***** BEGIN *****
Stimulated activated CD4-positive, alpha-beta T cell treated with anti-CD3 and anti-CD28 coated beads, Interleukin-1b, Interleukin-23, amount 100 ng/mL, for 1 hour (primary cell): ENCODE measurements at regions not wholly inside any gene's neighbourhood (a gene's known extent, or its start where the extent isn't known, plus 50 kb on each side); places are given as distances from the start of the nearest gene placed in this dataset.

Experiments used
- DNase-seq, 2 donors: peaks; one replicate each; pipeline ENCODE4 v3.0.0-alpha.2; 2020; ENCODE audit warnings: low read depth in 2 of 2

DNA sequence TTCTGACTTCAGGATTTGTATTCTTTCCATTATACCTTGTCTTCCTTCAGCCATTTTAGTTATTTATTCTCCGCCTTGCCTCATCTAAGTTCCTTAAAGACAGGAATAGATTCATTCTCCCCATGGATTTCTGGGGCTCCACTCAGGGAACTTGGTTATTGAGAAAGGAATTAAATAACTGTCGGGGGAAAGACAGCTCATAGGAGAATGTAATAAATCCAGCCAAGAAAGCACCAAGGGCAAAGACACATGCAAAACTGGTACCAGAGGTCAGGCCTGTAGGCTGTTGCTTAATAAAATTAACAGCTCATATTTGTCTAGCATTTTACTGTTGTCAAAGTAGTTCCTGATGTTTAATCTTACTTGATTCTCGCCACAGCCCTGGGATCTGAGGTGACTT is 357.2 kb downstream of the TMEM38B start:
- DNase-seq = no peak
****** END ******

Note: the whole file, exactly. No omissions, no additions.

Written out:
Stimulated activated CD4-positive, alpha-beta T cell treated with anti-CD3 and anti-CD28 coated beads, Interleukin-1b, Interleukin-23, amount 100 ng/mL, for 1 hour (primary cell): ENCODE measurements at regions not wholly inside any gene's neighbourhood (a gene's known extent, or its start where the extent isn't known, plus 50 kb on each side); places are given as distances from the start of the nearest gene placed in this dataset.

Experiments used
- DNase-seq, 2 donors: peaks; one replicate each; pipeline ENCODE4 v3.0.0-alpha.2; 2020; ENCODE audit warnings: low read depth in 2 of 2

DNA sequence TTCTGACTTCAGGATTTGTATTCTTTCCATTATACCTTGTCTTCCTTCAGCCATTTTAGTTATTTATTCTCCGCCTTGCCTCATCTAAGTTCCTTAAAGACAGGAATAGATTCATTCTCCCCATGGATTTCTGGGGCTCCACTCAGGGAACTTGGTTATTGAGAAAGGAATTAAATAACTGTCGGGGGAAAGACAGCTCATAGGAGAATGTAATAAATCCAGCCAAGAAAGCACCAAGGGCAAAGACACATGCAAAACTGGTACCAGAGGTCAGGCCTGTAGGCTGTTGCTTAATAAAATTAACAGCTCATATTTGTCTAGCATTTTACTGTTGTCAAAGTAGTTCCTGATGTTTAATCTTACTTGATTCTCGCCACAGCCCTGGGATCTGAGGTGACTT is 357.2 kb downstream of the TMEM38B start:
- DNase-seq = no peak